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New winner likely at Amstel Gold Race

By:
Brecht Decaluwé

Former winners not in top form ahead of Ardennes week

The crowds cheer on the Amstel Gold Race peloton

The crowds cheer on the Amstel Gold Race peloton

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The cobblestones of Paris-Roubaix have been left behind for another year and the unbeatable Tom Boonen (Omega Pharma - Quick Step) has concluded his pavé classics season. That means it is time for a new batch of one-day races in the Belgium/Netherlands region.

The Amstel Gold Race is the first of three hillier one-day races during the so-called Ardennes week, although technically it does not happen in the Ardennes but in the Limburg region. Flèche Wallonne will follow on Wednesday while Liège-Bastogne-Liège will conclude the Spring Classics season next Sunday.

The Amstel Gold Race is the biggest Dutch race on the international cycling calendar, featuring as a WorldTour event. Although it is regarded as a Classic, it is still a level below cycling Monuments like Paris-Roubaix and Liège-Bastogne-Liège, probably due to its somewhat more recent founding, back in 1966.

The list of Amstel Gold Race winners is impressive; clearly the demanding course over the 31 steep bumps and narrow, twisting roads does not allow for random winners. Dutchman Jan Raas firmly holds the race record with five wins.

Since the finish line was moved from the flat Maas river banks in Maastricht to the top of the Cauberg in 2003, the race has often been decided in an uphill group sprint. At 10km from the foot of the Cauberg, a series of four climbs in 10km separates the wheat from the chaff. The ascents of the Kruisberg, Eyserbosweg, Fromberg and especially the penultimate climb of the day, the Keutenberg, are unforgiving; the latter has a portion with a 22 percent gradient.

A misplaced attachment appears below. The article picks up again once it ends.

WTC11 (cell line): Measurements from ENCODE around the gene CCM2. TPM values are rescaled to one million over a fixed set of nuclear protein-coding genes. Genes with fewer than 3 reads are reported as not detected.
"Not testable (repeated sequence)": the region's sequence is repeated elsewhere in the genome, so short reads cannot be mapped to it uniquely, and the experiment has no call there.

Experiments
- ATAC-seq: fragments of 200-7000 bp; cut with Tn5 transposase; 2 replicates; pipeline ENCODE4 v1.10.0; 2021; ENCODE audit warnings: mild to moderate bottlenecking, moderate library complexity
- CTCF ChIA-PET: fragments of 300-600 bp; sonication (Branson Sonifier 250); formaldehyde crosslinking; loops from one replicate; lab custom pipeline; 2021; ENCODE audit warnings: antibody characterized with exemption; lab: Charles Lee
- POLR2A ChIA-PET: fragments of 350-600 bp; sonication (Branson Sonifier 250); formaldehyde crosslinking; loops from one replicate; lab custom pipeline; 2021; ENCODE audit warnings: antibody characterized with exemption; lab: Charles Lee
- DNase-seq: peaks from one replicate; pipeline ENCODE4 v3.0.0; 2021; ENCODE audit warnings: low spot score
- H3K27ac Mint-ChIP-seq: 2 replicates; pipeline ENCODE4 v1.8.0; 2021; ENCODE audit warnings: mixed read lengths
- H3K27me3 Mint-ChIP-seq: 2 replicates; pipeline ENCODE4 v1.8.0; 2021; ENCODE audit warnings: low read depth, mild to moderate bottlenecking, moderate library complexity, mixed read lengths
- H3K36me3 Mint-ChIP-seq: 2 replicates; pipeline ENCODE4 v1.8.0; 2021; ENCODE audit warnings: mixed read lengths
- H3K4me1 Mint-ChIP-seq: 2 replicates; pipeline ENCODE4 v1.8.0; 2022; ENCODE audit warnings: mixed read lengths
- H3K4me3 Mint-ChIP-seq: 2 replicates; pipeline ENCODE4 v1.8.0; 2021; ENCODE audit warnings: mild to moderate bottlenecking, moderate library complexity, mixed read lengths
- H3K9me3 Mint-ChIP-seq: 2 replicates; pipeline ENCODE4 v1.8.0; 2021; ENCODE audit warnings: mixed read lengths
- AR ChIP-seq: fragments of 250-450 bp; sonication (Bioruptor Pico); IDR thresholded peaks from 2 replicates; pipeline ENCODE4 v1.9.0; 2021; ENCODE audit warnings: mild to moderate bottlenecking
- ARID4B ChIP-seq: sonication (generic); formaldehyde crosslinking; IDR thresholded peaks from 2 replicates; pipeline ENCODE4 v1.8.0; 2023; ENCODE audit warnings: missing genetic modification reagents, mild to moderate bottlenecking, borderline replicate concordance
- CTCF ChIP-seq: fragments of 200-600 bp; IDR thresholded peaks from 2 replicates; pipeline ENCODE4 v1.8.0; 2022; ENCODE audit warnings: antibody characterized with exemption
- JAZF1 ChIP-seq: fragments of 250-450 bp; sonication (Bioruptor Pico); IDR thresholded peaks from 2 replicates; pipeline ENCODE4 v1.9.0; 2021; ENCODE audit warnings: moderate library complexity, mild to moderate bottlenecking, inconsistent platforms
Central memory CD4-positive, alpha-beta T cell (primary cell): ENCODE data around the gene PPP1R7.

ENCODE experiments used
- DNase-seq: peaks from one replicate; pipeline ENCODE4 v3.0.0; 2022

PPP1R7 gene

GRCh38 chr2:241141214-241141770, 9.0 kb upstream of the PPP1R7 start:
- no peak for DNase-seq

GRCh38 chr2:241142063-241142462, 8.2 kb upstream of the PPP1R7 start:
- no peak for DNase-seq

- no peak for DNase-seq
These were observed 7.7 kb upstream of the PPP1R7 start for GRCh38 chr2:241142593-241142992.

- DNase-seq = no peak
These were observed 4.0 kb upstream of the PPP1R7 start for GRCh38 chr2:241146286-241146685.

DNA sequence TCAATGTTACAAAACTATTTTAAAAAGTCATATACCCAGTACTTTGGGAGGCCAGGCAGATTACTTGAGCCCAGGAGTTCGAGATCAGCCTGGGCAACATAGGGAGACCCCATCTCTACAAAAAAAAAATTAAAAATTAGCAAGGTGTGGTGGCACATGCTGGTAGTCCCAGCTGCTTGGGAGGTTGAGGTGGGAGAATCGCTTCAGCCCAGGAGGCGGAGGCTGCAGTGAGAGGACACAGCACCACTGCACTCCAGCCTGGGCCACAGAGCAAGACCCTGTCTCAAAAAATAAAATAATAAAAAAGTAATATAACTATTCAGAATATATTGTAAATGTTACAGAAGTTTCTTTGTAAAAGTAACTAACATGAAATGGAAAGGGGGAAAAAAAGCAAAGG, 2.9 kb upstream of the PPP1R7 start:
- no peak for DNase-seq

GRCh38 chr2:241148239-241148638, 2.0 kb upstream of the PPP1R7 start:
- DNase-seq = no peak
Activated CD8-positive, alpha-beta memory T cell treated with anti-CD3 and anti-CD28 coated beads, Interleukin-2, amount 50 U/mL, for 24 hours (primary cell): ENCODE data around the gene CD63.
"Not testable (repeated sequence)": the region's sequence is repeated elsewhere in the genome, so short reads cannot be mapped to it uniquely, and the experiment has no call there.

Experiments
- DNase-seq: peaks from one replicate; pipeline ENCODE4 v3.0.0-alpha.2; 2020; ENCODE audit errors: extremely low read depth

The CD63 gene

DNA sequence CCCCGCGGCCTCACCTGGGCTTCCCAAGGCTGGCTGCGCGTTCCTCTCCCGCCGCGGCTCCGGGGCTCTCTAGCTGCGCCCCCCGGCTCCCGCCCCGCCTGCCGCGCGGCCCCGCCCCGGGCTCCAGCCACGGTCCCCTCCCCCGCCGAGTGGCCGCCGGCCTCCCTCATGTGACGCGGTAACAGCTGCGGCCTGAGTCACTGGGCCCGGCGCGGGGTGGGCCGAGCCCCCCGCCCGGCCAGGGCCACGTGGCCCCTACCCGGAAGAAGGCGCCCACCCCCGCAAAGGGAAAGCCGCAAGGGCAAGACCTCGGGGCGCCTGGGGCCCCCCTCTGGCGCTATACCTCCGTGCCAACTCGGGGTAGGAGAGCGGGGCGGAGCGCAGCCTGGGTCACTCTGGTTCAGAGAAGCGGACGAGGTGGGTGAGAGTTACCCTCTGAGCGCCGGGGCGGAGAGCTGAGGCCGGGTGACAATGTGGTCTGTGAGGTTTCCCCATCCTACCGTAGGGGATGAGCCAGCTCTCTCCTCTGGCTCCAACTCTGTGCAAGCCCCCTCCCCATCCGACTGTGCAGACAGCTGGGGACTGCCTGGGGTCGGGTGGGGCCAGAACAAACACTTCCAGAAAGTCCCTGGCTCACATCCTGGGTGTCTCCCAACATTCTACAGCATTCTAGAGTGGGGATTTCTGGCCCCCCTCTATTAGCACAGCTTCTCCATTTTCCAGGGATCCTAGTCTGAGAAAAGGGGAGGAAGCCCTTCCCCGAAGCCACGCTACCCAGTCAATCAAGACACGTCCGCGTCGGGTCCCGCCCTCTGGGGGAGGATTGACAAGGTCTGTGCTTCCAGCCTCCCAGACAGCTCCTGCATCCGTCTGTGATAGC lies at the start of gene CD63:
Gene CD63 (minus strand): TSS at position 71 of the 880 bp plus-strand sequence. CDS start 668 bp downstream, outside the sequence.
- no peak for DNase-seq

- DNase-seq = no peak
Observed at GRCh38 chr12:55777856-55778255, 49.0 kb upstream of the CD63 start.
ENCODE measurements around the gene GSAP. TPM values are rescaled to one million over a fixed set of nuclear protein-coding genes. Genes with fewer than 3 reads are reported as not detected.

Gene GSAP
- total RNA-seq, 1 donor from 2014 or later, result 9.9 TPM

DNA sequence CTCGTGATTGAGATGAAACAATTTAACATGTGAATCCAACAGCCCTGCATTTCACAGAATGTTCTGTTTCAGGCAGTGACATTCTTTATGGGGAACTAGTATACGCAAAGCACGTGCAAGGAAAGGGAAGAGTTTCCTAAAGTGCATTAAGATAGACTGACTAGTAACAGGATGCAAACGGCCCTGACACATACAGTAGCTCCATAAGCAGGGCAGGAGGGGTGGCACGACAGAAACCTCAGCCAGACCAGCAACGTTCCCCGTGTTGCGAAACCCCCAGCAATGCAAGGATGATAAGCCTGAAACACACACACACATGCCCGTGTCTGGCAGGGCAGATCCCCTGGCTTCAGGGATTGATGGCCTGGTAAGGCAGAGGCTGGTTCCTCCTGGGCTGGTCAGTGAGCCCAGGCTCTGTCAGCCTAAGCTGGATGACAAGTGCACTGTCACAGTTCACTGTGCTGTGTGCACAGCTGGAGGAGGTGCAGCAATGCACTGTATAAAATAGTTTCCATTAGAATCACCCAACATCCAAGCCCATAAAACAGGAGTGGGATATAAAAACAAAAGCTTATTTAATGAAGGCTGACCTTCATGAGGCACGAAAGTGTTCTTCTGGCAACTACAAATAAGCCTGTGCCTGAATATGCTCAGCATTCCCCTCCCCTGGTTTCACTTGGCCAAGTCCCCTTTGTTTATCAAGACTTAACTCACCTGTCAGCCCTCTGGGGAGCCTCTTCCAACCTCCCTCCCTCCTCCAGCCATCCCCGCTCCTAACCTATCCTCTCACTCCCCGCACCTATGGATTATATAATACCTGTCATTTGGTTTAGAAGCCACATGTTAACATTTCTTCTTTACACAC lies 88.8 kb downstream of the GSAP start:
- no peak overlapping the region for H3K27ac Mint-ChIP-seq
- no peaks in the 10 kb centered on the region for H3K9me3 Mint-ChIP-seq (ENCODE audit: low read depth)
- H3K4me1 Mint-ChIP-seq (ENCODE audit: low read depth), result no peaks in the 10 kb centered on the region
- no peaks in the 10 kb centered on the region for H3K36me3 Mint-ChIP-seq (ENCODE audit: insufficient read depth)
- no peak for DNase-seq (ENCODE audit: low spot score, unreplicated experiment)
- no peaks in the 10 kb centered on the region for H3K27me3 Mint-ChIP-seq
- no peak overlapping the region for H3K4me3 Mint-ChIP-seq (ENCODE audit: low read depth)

The last two editions of the Dutch race were won by current Belgian champion Philippe Gilbert (BMC). Last year, Gilbert featured in a group of 13 riders which neutralized a solo effort from Andy Schleck (RadioShack-Nissan) halfway up the Cauberg. Joaquin Rodriguez (Katusha) started the sprint halfway up the climb, but the Spaniard was no match for Gilbert. The Belgian grabbed the win with a huge gap over Rodriguez, Simon Gerrans (GreenEdge) and the rest of the group. The Walloon winner went on to dominate all of the hillier one-day Classics and much more races of the 2011 cycling season.

Gilbert switched teams this year and although he'll be lining up in start town Maastricht, in the south of Netherlands, his moderate form so far this season rules out a likely third victory. "You have to be realistic. I'm not a favorite," Gilbert said on Wednesday. He noted that this strategy is to follow others and hang on as long as possible.

After finishing 12th in the Brabantse Pijl. The BMC team will also be able to play the cards of Cadel Evans and Greg Van Avermaet, with Gilbert being at least the joker.